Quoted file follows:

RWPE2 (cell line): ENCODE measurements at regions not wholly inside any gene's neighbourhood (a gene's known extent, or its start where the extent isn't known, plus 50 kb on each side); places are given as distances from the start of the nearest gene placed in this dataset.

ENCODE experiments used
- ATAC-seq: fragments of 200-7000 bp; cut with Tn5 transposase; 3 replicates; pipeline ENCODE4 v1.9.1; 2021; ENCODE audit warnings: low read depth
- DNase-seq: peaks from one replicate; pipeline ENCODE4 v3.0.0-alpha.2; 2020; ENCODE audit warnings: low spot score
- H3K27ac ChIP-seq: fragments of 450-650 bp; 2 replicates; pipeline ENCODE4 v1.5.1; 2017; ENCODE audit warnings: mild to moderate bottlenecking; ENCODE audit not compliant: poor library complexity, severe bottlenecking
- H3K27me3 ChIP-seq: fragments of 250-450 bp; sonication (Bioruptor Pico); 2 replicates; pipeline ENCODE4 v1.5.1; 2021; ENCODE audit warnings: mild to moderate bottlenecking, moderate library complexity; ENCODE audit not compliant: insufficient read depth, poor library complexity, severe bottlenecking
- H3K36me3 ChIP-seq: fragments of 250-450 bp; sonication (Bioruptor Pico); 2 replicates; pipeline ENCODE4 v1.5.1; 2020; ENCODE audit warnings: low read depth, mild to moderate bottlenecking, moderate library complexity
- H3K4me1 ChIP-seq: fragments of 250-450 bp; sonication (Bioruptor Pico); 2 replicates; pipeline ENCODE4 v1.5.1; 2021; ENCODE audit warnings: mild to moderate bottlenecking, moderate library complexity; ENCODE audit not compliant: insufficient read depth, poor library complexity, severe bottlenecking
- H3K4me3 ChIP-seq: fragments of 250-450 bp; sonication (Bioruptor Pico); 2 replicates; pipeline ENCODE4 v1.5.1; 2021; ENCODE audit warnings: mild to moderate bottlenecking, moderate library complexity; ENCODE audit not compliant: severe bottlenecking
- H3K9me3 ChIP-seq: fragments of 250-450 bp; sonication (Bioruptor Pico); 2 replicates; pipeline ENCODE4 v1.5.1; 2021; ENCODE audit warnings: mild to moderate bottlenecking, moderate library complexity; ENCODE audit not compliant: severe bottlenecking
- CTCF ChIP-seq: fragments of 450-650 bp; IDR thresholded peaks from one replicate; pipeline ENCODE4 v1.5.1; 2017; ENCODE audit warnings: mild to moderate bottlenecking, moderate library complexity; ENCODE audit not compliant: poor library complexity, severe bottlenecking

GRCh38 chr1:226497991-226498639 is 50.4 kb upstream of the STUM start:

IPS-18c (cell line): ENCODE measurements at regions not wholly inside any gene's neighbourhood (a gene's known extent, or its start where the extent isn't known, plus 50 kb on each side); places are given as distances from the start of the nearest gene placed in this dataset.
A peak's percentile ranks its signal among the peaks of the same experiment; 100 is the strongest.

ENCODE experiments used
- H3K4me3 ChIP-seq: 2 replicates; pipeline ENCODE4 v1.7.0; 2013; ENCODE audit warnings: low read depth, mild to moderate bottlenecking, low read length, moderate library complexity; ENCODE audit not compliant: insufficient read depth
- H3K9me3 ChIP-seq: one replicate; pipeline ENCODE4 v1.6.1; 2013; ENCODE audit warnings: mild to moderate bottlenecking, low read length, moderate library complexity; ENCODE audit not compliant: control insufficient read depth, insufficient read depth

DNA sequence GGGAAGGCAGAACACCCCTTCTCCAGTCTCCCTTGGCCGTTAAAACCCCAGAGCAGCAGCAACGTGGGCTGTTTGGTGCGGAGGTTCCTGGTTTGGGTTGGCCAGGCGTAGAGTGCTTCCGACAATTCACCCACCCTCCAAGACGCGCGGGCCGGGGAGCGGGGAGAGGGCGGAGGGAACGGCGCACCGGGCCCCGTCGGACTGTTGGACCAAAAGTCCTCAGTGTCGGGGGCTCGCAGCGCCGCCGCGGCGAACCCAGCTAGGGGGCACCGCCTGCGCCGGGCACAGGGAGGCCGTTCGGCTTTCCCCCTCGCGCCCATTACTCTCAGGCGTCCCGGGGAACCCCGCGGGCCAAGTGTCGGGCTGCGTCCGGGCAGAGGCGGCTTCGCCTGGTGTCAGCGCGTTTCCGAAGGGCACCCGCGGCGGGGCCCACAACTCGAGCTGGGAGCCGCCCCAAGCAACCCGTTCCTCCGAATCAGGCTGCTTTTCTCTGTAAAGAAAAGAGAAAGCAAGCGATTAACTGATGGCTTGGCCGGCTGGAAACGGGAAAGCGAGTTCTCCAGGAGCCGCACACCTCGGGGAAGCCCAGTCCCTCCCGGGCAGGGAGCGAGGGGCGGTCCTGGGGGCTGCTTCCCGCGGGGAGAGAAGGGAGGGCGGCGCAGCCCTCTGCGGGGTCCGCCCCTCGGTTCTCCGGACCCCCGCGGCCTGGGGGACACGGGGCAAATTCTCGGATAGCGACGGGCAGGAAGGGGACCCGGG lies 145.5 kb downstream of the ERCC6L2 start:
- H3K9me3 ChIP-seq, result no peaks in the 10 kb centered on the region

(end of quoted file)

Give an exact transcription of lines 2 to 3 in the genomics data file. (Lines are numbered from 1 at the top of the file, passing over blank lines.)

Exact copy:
ENCODE experiments used
- ATAC-seq: fragments of 200-7000 bp; cut with Tn5 transposase; 3 replicates; pipeline ENCODE4 v1.9.1; 2021; ENCODE audit warnings: low read depth